Tester is aware of the fact that GMOs are currently prohibited under the certified organic label. During his floor address, he stated that on his own farm, he has “been through organic certification now for 30 years.” He added, “I can tell you one of the first questions the inspector asks when he comes on the farm is, ‘where’d you get your seed?’ And ‘is it GMO?’ Because GMOs are flatly, flatly forbidden in the organic system.”
We contacted Tester’s office for support and clarification for his claims. Marneé Banks, Tester’s communications director, further explained Tester’s reasoning by email.
Banks, July 13: Senator Tester believes that because the bill uses a new definition of “bioengineering” and because USDA is given the authority to determine which foods are considered bioengineered, there could ultimately be a situation where a GMO seed is planted, raised using organic processes, and then certified organic despite it being a GMO plant. The Senator believes the new and narrow definition of “bioengineered” opens up the door to litigation, and then a judge could also be the one who determines which plants are and are not GMO.
But the bill’s definition of “bioengineering” would still include Roundup soybeans and corn produced by Monsanto, which Tester specifically pointed to during his floor address. Likewise, the USDA’s definition of GMO in its regulation on organics already prohibits Roundup soybeans and corn.
The USDA’s regulation for organic products states that a “variety of methods used to genetically modify organisms … by means that are not possible under natural conditions are not considered compatible with organic production.” This includes recombinant DNA technology, which entails gene deletion, gene doubling, introducing a foreign gene and changing the positions of genes, according to the USDA.
Similarly, the GMO labeling bill states that “bioengineering” refers to a food that “contains genetic material that has been modified through in vitro recombinant deoxyribonucleic acid (DNA) techniques; and … for which the modification could not otherwise be obtained through conventional breeding or found in nature.”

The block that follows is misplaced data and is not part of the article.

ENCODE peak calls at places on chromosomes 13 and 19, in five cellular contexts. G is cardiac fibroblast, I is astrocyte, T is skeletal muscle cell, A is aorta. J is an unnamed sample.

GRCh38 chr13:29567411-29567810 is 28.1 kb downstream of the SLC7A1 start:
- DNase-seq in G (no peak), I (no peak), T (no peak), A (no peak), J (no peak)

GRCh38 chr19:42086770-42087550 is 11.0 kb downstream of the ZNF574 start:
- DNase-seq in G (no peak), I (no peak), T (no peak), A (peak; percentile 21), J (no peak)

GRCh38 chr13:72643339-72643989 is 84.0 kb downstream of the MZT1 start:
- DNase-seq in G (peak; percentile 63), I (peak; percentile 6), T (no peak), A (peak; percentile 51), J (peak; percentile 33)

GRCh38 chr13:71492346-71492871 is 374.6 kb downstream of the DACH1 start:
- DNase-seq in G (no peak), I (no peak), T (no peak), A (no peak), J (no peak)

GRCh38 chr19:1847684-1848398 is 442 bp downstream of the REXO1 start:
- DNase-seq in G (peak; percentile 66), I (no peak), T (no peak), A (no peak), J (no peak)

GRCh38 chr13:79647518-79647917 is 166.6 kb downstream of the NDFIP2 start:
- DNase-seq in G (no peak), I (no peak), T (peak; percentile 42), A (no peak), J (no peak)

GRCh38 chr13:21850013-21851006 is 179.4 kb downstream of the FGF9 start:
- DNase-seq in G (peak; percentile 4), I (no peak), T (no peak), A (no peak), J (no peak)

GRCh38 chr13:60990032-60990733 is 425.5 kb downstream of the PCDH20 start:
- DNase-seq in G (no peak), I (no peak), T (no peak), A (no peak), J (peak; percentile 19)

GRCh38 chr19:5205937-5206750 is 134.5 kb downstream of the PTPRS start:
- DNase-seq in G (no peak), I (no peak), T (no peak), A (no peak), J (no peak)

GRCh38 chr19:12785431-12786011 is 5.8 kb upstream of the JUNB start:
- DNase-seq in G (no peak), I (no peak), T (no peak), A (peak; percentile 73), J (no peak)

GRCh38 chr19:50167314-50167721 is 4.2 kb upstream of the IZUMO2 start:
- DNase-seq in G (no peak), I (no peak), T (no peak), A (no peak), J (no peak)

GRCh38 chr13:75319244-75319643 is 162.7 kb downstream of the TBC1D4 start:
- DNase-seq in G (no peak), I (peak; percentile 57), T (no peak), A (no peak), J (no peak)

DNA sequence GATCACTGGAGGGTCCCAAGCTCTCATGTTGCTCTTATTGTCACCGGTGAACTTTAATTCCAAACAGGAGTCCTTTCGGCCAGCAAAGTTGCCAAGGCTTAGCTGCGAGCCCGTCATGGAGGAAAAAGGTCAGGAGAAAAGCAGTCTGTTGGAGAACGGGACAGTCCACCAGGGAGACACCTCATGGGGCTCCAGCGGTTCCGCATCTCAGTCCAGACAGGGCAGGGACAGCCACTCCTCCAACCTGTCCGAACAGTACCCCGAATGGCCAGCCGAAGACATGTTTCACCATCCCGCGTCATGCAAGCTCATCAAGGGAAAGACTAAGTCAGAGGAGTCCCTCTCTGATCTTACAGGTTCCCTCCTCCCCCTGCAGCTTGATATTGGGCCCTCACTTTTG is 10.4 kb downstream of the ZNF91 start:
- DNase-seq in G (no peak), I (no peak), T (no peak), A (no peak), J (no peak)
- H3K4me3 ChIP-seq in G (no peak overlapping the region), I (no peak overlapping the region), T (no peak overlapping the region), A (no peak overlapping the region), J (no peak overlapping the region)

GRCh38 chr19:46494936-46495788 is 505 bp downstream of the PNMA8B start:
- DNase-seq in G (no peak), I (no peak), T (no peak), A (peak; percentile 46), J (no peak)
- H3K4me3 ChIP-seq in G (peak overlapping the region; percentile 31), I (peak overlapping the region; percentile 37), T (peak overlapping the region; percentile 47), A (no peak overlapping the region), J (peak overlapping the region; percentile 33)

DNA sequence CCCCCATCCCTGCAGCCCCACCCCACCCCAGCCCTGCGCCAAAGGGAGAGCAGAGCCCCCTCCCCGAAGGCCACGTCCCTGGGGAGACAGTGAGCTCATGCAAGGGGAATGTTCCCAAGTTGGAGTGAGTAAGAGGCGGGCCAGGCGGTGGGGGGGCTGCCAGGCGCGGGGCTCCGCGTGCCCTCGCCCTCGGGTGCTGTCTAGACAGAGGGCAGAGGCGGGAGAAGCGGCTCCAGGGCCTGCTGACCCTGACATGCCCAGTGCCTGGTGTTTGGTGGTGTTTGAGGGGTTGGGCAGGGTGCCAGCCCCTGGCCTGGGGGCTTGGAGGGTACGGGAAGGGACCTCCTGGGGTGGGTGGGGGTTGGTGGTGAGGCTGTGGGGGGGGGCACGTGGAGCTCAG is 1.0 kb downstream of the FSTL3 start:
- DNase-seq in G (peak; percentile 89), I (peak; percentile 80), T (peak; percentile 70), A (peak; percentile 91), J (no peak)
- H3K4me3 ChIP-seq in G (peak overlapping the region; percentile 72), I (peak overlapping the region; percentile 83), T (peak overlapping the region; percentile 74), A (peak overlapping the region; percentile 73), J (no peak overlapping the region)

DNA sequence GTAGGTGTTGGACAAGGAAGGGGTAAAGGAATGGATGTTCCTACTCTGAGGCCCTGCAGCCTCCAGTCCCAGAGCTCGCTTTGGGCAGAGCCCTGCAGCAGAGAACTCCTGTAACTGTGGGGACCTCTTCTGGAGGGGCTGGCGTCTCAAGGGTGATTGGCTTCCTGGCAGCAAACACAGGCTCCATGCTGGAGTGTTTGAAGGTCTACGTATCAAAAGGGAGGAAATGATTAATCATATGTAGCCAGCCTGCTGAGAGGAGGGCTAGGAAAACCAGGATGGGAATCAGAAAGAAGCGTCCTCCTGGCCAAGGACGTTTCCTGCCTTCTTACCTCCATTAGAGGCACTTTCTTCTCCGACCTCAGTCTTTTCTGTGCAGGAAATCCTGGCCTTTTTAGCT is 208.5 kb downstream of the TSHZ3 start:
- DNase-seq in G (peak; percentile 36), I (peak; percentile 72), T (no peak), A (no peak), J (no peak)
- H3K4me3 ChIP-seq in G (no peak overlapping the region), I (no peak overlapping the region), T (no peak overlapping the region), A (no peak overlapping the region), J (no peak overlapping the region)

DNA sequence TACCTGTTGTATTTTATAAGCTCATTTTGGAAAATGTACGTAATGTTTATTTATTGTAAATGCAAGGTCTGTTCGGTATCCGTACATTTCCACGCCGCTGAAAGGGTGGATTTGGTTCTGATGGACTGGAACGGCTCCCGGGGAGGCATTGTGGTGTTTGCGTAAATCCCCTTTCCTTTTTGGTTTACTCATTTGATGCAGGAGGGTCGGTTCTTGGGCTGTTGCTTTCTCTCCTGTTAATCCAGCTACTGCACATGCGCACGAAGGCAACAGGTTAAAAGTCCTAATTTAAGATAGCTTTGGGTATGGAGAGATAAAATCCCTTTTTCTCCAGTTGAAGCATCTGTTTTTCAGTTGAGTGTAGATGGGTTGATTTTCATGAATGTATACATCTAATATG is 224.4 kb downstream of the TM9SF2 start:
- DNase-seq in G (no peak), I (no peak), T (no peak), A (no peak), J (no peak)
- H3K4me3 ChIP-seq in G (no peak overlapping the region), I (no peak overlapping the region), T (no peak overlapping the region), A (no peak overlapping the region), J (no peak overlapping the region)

Roundup Ready soybean and corn fall under both of these definitions because they were created in a lab using recombinant DNA technology by inserting foreign DNA from a bacteria species into the genome of corn, soybeans and other crops. This modification gives the crops the ability to withstand the herbicide glyphosate.
The bill also states that its definition of the term bioengineering “shall not affect any other definition, program, rule, or regulation of the Federal Government,” which would include the Organic Foods Production Act of 1990.
Still, Tester suggested that another provision in the bill — that the USDA “shall consider establishing consistency between” the GMO labeling bill and the Organic Foods Production Act of 1990 — will open the door to a legal challenge that would, in turn, allow GMOs to be certified as organic.
We don’t know what the future may hold in terms of litigation on the matter. But we do know Roundup Ready soybeans and corn are considered GMOs under both the GMO labeling bill and the USDA’s regulations for organic products. So Tester was wrong when he claimed the GMO bill would change the USDA regulation on organic food as it pertains to GMOs.
Editor’s Note: SciCheck is made possible by a grant from the Stanton Foundation.